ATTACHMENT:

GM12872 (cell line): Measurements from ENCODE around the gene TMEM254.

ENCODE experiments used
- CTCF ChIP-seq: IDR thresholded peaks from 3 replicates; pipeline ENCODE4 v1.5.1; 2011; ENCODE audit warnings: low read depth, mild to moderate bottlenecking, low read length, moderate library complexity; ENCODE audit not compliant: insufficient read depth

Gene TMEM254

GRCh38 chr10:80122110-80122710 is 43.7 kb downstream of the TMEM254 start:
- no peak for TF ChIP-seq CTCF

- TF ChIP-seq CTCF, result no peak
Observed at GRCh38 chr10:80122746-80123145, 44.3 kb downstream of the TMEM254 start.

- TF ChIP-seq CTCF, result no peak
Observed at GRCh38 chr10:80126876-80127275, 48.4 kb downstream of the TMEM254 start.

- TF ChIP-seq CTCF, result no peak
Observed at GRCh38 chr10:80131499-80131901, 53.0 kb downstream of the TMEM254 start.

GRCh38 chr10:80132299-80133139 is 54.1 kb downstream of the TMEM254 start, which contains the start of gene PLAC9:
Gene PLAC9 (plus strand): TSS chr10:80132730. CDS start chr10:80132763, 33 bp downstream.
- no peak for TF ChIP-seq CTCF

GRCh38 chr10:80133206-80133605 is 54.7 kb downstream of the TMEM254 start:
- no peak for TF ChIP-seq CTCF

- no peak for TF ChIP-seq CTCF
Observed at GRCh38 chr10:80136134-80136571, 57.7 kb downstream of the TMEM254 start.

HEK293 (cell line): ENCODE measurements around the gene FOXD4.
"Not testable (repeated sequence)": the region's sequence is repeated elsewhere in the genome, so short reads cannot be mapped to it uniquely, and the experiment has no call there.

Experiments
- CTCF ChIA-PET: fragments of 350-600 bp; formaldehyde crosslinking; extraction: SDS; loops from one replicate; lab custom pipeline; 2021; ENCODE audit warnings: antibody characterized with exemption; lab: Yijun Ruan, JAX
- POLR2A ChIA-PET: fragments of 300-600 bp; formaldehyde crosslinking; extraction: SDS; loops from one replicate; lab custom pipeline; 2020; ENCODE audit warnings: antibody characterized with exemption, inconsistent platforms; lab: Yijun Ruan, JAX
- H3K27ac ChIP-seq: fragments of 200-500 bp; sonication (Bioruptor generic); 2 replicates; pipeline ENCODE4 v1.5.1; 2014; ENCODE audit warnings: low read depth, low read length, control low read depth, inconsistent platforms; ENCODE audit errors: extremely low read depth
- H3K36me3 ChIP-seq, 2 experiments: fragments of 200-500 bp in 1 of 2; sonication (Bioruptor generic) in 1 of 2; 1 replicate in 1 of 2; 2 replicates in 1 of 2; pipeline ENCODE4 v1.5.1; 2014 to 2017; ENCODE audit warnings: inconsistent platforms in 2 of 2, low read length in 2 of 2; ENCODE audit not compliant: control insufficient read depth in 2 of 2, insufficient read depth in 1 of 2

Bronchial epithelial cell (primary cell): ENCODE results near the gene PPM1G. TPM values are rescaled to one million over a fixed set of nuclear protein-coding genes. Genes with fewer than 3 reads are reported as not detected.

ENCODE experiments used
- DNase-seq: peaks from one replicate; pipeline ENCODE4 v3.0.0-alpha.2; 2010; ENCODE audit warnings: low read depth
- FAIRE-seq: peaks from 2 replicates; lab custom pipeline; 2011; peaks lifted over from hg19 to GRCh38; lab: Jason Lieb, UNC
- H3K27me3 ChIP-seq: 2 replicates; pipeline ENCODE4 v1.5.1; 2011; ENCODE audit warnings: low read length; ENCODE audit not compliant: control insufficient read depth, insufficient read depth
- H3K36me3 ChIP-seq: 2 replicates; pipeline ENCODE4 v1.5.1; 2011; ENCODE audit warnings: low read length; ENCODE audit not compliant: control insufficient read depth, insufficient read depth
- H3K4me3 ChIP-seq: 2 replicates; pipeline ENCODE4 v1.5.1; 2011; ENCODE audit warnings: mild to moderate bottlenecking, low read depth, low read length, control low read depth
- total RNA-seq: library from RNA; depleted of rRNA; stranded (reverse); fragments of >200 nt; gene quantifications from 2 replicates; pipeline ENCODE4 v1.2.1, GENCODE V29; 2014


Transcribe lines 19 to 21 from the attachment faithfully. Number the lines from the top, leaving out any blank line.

Observed at GRCh38 chr10:80136134-80136571, 57.7 kb downstream of the TMEM254 start.

HEK293 (cell line): ENCODE measurements around the gene FOXD4.
"Not testable (repeated sequence)": the region's sequence is repeated elsewhere in the genome, so short reads cannot be mapped to it uniquely, and the experiment has no call there.